According to the Hispanic National Bar Association, Hispanic lawyers make up less than 4% of attorneys in the United States, making them one of the least represented minorities in the profession. Head to Pipeline to Practice now to learn how you can get involved in changing that.
In honor of Hispanic Heritage Month, we’ve compiled a list of four Latino and Latina lawyers you should know about.
Gustavo C. Garcia
Gustavo C. Garcia was born on July 27, 1915 in Texas. He would later attend the University of Texas where he attained his B.S. and his LL.B. “Gus” was admitted to the Texas Bar in 1938 where he worked as an assistant to the district attorney. A few years later, he was drafted into the U.S. Army.
Gus is considered a civil rights pioneer. He contributed to the creation of the UN in San Francisco and also filed a lawsuit against Texas school authorities to end segregated schools in Cuero, Texas. He also filed another lawsuit that resulted in the segregation of children of Mexican descent becoming illegal in Texas.
According to NBC News, “In 1954, Garcia was part of a legal team that took the Hernandez v. Texas case to the Supreme Court and established the right of Mexican-Americans to serve on juries. The case, which the New York Times noted as “a quiet victory for civil rights,” marked the first time that the high court expanded protection of the 14th Amendment to cover Latinos. The case also paved the way for Mexican-Americans to mount legal challenges in other cases involving housing, education, and employment discrimination.”
Unfortunately, Gustavo died at the very young age of 48.
Mario G. Obledo
Born on April 9, 1932 in San Antonio, TX, Mario G. Obledo “slept on the floor with 12 siblings as the child of illegal immigrants,” according to the New York Times. He studied pharmacy at the University of Texas at Austin and later attained a Law degree from St. Mary’s University in 1960.
Following his career as a Texas Assistant Attorney General, Obledo co-founded the Mexican American Legal Defense and Education Fund (MALDEF). He eventually transitioned into teaching at Harvard Law School where he was later offered a position as Health and Welfare Secretary by Jerry Brown. He was the highest ranking Mexican American official at the time.
Obledo was also a co-founder of the Hispanic National Bar Association and the President of the League of United Latin American Citizens (LULAC). He was later awarded the Presidential Medal of Freedom by President Bill Clinton for having “created a powerful chorus for justice and equality.” Obledo passed away at the age of 78 in Sacramento, CA.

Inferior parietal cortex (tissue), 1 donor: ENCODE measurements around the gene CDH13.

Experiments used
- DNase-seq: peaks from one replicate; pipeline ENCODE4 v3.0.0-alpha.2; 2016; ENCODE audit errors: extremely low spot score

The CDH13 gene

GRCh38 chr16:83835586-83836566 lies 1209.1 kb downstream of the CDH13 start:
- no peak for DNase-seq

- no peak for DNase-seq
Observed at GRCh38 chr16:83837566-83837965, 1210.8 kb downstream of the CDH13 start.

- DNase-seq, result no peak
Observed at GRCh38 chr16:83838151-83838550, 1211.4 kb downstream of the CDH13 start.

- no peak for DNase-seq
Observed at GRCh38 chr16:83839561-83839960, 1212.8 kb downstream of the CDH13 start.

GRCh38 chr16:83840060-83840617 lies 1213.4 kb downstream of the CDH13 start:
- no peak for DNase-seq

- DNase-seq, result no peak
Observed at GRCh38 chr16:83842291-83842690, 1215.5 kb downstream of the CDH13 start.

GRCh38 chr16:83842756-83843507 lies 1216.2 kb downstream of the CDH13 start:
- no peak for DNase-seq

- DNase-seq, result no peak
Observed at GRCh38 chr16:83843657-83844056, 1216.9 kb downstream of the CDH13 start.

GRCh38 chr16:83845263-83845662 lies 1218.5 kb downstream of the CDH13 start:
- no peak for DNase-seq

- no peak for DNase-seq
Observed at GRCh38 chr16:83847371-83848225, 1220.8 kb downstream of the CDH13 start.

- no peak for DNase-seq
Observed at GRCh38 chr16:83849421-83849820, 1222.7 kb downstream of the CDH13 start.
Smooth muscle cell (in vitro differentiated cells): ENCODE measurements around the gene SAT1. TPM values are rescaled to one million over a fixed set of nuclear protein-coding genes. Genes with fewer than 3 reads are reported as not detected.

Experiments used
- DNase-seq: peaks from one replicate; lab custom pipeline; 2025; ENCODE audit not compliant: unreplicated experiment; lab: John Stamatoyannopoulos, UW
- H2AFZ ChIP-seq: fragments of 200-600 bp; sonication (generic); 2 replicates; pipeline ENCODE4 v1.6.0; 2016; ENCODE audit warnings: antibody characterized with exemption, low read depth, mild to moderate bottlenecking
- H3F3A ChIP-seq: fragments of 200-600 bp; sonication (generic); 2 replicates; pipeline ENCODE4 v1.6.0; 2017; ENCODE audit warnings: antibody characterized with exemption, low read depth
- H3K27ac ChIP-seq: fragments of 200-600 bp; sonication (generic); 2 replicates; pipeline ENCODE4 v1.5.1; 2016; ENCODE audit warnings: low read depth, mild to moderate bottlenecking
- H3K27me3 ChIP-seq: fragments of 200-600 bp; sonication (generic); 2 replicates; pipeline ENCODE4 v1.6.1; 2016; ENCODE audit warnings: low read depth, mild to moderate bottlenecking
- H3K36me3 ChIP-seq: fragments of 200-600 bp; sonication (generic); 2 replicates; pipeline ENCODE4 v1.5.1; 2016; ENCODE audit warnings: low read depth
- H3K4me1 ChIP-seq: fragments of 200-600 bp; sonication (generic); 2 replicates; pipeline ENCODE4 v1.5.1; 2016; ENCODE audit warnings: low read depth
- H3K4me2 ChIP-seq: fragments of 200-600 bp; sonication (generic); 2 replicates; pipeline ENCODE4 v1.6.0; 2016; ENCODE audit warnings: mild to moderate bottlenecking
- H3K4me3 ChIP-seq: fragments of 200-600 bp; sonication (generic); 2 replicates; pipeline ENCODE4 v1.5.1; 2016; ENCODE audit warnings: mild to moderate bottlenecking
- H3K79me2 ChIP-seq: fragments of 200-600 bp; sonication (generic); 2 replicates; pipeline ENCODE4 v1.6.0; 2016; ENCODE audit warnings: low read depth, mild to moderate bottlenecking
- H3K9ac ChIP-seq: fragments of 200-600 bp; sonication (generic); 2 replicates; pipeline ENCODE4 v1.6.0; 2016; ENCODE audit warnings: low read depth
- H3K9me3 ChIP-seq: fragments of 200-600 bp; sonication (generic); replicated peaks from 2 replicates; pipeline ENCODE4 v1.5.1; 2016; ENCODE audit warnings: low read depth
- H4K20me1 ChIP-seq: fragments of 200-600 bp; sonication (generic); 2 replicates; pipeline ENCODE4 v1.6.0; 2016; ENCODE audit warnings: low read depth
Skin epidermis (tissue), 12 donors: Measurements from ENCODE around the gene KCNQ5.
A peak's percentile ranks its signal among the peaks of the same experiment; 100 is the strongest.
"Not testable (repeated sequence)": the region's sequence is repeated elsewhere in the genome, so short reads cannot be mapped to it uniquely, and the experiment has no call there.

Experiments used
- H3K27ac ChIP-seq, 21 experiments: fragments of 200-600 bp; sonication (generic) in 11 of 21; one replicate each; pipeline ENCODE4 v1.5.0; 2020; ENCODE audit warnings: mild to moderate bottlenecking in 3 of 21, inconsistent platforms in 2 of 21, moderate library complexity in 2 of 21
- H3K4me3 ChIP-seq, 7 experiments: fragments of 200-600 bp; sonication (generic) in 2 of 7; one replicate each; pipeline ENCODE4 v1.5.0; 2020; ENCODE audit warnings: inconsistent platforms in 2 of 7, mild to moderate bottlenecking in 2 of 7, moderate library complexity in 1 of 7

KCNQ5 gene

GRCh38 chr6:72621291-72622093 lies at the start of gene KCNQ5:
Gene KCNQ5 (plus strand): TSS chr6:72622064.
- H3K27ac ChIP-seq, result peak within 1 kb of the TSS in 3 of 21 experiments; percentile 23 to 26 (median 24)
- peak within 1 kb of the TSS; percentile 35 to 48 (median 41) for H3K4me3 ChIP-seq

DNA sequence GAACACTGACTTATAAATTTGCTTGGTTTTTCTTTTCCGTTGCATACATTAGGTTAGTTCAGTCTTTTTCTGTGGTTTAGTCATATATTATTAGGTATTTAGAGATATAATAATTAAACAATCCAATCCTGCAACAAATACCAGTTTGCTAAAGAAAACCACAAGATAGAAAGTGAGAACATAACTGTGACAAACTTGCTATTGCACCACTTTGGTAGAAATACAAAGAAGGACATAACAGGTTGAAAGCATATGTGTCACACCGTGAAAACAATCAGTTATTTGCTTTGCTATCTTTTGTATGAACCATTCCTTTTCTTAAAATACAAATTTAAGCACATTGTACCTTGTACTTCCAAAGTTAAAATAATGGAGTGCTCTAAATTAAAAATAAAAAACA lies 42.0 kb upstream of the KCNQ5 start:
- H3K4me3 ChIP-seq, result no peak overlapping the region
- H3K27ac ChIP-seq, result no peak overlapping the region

“Don’t let fear stop you. Don’t give up because you are paralyzed by insecurity or overwhelmed by the odds, because in giving up, you give up hope. Understand that failure is a process in life, that only in trying can you enrich yourself and have the possibility of moving forward. The greatest obstacle in life is fear and giving up because of it.” – Sonia Sotomayor
Sonia Sotomayor was born on June 25, 1954 in New York City, NY. She grew up in Bronxdale Houses (a housing project), and graduated valedictorian from her high school. She was awarded a full scholarship to Princeton University, where she was one of only 20 Latino students at the time. Through her article-writing, Sotomayor was able to push Princeton to start hiring more Latino faculty members.
Sotomayor later attended Yale Law School. She graduated in 1979 and was admitted to the New York bar the next year. She was immediately hired as an assistant district attorney under the New York County District Attorney where she was known for working 15 hour days. She later moved to private practice and was made partner by 1988. In 1992, she left to become a judge.
President George H. W. Bush nominated Sotomayor for a seat on the U.S. District Court for the Southern District of New York and was confirmed on August 11, 1992 where she became the youngest judge in the Southern District and the first Hispanic federal judge in New York.
President Barack Obama nominated Sotomayor for a position as a Supreme Court Justice in 2009 after he said he wanted Justices who had “the heart, the empathy, to recognize what it’s like to be a teenage mom. The empathy to understand what it’s like to be poor, or African-American, or gay, or disabled, or old.” She was confirmed as a United States Supreme Court Justice on August 6, 2009. She is the first Hispanic person to serve on the Supreme Court.
Catherine Cortez Masto
“I think the people that we hire in government should be just as diverse as the communities we represent.” – Catherine Cortez Masto
Catherine Marie Cortez Masto was born on March 29, 1964 in Las Vegas, Nevada. She obtained her B.S. from the University of Nevada, Reno, in 1986 and her J.D. from Gonzaga University School of Law in 1990.
Cortez Masto was a civil attorney for four years and a criminal prosecutor for two years for the U.S. Attorney’s Office in D.C. She also later served as the executive vice chancellor of the Nevada System of Higher Education. Cortez Masto was later elected as the Nevada Attorney General. She was the first female Attorney General for Nevada.
Cortez Masto ran for election in the U.S. Senate in 2016 and took office on January 3, 2017. She is the first Latina in the U.S. Senate.